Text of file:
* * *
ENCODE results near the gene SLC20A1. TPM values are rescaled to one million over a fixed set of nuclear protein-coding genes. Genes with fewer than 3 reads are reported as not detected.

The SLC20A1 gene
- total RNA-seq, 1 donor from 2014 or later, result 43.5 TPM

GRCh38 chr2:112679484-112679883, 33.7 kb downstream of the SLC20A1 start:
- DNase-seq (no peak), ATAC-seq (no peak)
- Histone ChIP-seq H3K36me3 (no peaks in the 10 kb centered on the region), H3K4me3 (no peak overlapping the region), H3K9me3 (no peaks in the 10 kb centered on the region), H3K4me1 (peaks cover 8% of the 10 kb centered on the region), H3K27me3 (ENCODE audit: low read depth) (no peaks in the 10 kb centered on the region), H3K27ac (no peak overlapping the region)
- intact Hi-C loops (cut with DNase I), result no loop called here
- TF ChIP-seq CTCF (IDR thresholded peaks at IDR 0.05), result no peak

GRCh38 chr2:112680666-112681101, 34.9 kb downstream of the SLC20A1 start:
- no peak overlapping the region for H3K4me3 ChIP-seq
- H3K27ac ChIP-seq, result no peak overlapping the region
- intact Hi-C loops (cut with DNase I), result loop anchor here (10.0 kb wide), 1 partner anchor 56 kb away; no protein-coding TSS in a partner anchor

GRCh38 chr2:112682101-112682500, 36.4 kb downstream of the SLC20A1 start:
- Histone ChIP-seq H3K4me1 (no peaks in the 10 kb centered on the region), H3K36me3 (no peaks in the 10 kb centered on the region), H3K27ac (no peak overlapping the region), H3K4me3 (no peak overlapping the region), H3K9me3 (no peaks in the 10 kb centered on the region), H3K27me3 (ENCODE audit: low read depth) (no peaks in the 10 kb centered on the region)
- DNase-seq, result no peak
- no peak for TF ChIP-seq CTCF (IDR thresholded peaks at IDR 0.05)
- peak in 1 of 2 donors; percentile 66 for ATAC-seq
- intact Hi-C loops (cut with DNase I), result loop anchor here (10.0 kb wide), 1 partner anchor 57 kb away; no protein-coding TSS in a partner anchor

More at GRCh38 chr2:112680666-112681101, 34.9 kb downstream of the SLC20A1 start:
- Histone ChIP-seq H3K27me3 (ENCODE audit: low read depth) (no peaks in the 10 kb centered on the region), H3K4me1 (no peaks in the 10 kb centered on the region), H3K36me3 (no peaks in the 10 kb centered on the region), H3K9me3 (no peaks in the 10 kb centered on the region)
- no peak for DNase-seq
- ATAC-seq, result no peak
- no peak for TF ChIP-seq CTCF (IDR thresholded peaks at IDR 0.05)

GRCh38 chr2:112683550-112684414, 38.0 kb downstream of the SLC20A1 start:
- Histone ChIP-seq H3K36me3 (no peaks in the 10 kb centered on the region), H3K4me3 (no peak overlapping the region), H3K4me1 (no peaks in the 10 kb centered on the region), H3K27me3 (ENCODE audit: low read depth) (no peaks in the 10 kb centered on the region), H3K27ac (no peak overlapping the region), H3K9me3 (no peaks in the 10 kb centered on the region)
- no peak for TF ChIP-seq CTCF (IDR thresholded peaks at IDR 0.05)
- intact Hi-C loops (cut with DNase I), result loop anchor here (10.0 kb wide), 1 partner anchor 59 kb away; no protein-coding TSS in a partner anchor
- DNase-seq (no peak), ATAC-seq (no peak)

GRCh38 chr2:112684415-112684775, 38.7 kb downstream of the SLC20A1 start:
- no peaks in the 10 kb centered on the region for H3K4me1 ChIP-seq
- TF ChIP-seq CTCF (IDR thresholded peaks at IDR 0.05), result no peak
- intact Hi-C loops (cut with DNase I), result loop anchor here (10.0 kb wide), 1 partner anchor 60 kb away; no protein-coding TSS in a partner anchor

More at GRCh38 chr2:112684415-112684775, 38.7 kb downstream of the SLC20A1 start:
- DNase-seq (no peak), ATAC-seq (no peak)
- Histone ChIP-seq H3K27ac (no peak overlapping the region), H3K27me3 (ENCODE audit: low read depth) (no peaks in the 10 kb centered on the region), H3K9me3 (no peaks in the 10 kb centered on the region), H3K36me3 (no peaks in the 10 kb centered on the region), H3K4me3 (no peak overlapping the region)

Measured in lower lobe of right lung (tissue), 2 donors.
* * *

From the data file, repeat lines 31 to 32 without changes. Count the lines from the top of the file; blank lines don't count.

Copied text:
- TF ChIP-seq CTCF (IDR thresholded peaks at IDR 0.05), result no peak
- intact Hi-C loops (cut with DNase I), result loop anchor here (10.0 kb wide), 1 partner anchor 60 kb away; no protein-coding TSS in a partner anchor